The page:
Panel: Where Photojournalism and Treatment Intersect
"Let's hold hands to show we are united." Though the image above was taken by photojournalist Donna DeCesare, the idea behind it came from this spontaneous thought from one of the image's "protagonists" (a term DeCesare prefers to "subject"). Nancy and her six younger siblings were displaced by three days of torture and killings by paramilitaries that left more than 40 villagers dead in El Salado, Colombia in the year 2000. Though it would be dangerous for them to reveal their faces or full names, through DeCesare's unique collaborative approach, they were able to choose, creatively and expressively, how they would be seen.
Last night, Donna spoke about her approach at a panel discussion sponsored by the Dart Center for Journalism & Trauma, the Open Society Institute Documentary Photography Project and the Columbia University School of Social Work. The panel included Grace Christ, Columbia professor of social work, and Jack Saul, director of the International Trauma Studies Program, and Dart Center executive director Bruce Shapiro as moderator, and their conversation ranged across the contradictions and potential commonalities in the methods and goals of journalists, social workers and clinicians.
Christ spoke about her work with children and families of firefighters killed in the 9/11 attacks, and told a story where she saw a "conflict of goals and efforts" between therapists and the media. Julia, a young teenager whose father was one of the highest fire chiefs killed on 9/11, stood alongside her younger sister at his memorial service at St. Patrick's cathedral and read a poem that was really a letter to her father. For the one year anniversary, she was asked to read the poem again at a major public event, but she was separated from her family by the coordinators, and left with anger instead of catharsis. As Christ said:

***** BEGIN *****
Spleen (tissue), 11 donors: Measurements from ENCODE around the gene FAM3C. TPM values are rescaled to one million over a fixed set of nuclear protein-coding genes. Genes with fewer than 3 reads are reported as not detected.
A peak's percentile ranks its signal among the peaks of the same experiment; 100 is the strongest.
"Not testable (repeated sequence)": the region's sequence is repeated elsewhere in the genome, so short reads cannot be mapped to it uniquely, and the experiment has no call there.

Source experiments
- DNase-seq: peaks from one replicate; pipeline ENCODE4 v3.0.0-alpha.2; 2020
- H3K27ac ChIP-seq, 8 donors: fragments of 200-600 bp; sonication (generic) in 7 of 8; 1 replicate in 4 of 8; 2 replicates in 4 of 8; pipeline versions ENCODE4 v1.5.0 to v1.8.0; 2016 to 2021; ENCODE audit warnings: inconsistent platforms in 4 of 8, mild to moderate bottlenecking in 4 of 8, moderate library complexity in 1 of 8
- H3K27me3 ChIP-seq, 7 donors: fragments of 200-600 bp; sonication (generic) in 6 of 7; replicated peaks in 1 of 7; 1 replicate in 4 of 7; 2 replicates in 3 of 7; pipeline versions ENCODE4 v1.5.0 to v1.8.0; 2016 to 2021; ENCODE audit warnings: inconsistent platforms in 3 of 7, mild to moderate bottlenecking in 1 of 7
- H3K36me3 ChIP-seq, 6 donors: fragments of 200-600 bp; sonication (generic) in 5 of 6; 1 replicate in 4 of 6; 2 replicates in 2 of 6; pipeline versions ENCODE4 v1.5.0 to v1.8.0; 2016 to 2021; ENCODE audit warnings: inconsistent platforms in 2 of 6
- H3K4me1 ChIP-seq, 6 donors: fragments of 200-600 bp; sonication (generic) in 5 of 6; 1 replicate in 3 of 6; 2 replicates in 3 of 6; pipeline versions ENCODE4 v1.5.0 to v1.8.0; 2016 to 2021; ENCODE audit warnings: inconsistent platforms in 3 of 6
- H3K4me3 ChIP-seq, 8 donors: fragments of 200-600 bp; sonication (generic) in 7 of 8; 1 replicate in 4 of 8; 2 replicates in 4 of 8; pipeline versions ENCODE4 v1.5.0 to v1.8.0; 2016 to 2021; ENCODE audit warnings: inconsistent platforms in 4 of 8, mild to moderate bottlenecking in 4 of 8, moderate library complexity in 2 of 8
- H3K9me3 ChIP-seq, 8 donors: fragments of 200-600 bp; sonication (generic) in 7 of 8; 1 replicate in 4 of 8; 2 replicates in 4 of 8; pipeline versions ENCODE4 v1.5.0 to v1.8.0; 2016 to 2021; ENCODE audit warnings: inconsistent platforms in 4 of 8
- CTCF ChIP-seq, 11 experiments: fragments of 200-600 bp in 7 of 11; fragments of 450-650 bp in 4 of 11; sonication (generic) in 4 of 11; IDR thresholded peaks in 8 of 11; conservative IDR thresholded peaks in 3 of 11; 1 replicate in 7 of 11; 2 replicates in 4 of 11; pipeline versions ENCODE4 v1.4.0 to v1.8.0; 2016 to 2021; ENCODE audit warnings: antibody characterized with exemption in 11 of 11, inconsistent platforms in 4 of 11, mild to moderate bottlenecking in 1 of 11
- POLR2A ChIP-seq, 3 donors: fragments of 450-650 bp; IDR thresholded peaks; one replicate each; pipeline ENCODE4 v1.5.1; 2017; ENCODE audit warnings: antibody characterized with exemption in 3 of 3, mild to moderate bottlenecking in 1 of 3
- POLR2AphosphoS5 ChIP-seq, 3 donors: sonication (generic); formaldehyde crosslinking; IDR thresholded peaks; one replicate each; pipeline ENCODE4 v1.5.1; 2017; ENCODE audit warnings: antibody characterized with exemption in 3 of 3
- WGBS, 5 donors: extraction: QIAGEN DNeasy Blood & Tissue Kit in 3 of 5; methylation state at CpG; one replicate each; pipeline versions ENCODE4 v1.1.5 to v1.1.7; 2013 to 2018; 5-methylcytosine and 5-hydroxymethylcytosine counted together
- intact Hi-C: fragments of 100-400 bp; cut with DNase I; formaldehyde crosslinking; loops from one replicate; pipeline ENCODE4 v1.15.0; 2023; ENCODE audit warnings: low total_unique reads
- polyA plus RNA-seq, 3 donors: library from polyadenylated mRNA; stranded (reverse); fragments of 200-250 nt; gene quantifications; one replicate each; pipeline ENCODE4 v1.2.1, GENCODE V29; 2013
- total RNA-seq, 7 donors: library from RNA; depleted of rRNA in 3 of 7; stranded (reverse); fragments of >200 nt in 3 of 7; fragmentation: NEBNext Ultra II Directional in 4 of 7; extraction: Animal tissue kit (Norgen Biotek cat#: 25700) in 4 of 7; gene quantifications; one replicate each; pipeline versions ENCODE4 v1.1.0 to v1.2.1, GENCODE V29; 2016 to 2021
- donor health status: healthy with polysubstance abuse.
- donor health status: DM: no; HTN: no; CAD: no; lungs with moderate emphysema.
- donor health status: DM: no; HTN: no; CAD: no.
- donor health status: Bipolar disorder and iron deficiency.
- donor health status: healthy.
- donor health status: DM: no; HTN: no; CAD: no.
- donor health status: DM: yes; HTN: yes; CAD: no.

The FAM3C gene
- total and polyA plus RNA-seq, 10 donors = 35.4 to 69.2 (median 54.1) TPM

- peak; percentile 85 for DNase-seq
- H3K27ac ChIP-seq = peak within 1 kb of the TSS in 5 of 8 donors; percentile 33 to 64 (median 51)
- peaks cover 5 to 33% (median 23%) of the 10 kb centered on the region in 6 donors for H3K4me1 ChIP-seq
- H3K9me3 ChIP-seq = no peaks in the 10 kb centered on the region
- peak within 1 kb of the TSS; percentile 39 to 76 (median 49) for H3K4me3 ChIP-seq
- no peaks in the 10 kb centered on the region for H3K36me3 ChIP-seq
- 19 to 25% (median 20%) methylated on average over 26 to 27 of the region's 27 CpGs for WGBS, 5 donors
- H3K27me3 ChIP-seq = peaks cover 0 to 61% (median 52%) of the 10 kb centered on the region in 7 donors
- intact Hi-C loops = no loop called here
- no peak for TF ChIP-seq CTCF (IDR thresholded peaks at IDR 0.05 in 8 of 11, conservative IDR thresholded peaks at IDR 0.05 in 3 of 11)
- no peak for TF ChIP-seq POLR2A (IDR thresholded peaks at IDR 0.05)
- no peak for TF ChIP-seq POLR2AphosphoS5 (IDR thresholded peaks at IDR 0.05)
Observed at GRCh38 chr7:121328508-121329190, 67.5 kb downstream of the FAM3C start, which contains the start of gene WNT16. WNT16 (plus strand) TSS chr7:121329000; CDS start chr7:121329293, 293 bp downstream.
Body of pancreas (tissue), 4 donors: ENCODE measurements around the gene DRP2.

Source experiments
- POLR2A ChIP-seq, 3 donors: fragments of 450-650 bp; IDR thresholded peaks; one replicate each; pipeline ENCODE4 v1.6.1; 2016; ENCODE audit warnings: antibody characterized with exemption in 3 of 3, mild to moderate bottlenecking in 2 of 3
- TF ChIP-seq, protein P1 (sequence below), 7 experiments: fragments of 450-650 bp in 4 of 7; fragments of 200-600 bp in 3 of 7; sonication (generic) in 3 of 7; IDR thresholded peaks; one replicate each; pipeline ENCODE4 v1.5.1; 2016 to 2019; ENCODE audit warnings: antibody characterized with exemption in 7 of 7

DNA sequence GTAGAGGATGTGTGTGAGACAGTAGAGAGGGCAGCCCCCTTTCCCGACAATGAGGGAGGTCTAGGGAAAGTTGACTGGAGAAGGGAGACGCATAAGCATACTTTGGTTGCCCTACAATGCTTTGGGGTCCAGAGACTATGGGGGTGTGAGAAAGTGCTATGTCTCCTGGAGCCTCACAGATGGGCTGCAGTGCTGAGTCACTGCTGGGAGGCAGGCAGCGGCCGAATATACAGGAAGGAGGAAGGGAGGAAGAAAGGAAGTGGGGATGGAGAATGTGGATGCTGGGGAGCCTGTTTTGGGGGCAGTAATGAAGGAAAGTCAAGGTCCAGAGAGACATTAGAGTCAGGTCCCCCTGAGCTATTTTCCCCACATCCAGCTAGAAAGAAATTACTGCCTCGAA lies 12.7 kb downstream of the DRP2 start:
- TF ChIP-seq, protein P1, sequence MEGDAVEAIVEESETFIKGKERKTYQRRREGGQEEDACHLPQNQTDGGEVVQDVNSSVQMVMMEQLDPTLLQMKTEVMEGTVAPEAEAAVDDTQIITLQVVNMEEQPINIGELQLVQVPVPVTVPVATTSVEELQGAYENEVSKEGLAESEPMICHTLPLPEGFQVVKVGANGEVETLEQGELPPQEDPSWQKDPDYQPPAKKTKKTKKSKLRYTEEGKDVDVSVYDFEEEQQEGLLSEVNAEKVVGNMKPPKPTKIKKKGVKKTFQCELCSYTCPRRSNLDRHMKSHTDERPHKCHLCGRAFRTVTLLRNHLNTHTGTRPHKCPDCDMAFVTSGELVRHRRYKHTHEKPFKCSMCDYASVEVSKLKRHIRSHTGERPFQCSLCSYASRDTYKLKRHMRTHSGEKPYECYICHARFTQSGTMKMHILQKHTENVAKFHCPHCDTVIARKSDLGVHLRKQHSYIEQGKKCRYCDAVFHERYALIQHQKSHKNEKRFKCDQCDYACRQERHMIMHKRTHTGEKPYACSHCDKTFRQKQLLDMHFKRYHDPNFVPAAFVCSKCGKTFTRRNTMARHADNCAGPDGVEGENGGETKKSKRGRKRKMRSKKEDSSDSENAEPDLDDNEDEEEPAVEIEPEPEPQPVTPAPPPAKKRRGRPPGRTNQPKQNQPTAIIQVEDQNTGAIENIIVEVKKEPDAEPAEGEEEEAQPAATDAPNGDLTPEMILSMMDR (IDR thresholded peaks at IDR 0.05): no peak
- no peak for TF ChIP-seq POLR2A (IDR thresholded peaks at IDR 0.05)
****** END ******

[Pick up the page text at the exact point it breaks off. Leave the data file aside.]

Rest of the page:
"The aim was that people would understand how children understand these things ... The impact on the group was terrific ... The impact on the individual ... was not so good."
Saul lauded DeCesare's approach:
"The principles she's employing are the principles we try to teach therapists: to create a sense of safety for people … to realize that people who are severely traumatized don't often know how to protect themselves."
He emphasized the importance, when interviewing victims of those radically disempowered by trauma, of not only giving interviewees choice at every step of the way (the choice to cancel the interview; the choice to take a break), but also of giving them a meaningful context in which to tell their story. This, Saul said, "is one of the most important routes of recovery." The further step in DeCesare's work, in which the "subject" of journalism is made a protagonist and an agent in the creative process, Saul related to art therapy.
"I think that’s an extra step from just telling one’s story … It’s moving to making decisions creatively about how one want to represent one’s story … That extra step is something that’s extremely important in the process of healing."
Of course, this doesn't mean that DeCesare's method is the one all journalists will take, or that her method is without its contradictions. Pressed by a questioner on whether there was ever a conflict between her role as a journalist, and her responsibility to the public, and her responsibility to the individual, she responded:
"I’m clear that [to be a therapist and advocate] is not my main goal … but I feel that as a human being I always want to bring that in."
Donna DeCesare's exhibit "Sharing Secrets: Children's Portraits Exposing Stigma," from which the image of Nancy, above, is drawn, can be viewed online as well as in person at the Columbia University School of Social Work.